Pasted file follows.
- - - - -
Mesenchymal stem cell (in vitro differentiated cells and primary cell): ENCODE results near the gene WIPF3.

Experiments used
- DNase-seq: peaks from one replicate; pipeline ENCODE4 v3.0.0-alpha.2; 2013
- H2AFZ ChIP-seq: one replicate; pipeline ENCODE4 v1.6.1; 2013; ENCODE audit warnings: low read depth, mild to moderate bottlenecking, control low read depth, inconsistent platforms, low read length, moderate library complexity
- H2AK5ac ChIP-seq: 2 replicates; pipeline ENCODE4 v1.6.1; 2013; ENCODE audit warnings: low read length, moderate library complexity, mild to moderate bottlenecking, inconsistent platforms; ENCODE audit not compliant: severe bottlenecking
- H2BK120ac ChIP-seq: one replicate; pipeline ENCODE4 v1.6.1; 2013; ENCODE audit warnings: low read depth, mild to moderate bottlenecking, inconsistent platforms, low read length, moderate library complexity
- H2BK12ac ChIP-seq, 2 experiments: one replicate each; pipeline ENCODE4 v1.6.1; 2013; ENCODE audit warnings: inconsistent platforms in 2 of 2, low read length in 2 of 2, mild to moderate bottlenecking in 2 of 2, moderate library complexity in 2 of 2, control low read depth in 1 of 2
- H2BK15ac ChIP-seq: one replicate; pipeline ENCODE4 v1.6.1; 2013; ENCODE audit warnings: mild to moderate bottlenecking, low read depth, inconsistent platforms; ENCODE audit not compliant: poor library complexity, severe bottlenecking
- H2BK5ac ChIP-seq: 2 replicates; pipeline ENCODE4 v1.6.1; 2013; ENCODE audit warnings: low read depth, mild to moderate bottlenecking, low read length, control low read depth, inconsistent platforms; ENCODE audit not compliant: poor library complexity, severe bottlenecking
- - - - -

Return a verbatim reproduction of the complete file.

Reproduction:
Mesenchymal stem cell (in vitro differentiated cells and primary cell): ENCODE results near the gene WIPF3.

Experiments used
- DNase-seq: peaks from one replicate; pipeline ENCODE4 v3.0.0-alpha.2; 2013
- H2AFZ ChIP-seq: one replicate; pipeline ENCODE4 v1.6.1; 2013; ENCODE audit warnings: low read depth, mild to moderate bottlenecking, control low read depth, inconsistent platforms, low read length, moderate library complexity
- H2AK5ac ChIP-seq: 2 replicates; pipeline ENCODE4 v1.6.1; 2013; ENCODE audit warnings: low read length, moderate library complexity, mild to moderate bottlenecking, inconsistent platforms; ENCODE audit not compliant: severe bottlenecking
- H2BK120ac ChIP-seq: one replicate; pipeline ENCODE4 v1.6.1; 2013; ENCODE audit warnings: low read depth, mild to moderate bottlenecking, inconsistent platforms, low read length, moderate library complexity
- H2BK12ac ChIP-seq, 2 experiments: one replicate each; pipeline ENCODE4 v1.6.1; 2013; ENCODE audit warnings: inconsistent platforms in 2 of 2, low read length in 2 of 2, mild to moderate bottlenecking in 2 of 2, moderate library complexity in 2 of 2, control low read depth in 1 of 2
- H2BK15ac ChIP-seq: one replicate; pipeline ENCODE4 v1.6.1; 2013; ENCODE audit warnings: mild to moderate bottlenecking, low read depth, inconsistent platforms; ENCODE audit not compliant: poor library complexity, severe bottlenecking
- H2BK5ac ChIP-seq: 2 replicates; pipeline ENCODE4 v1.6.1; 2013; ENCODE audit warnings: low read depth, mild to moderate bottlenecking, low read length, control low read depth, inconsistent platforms; ENCODE audit not compliant: poor library complexity, severe bottlenecking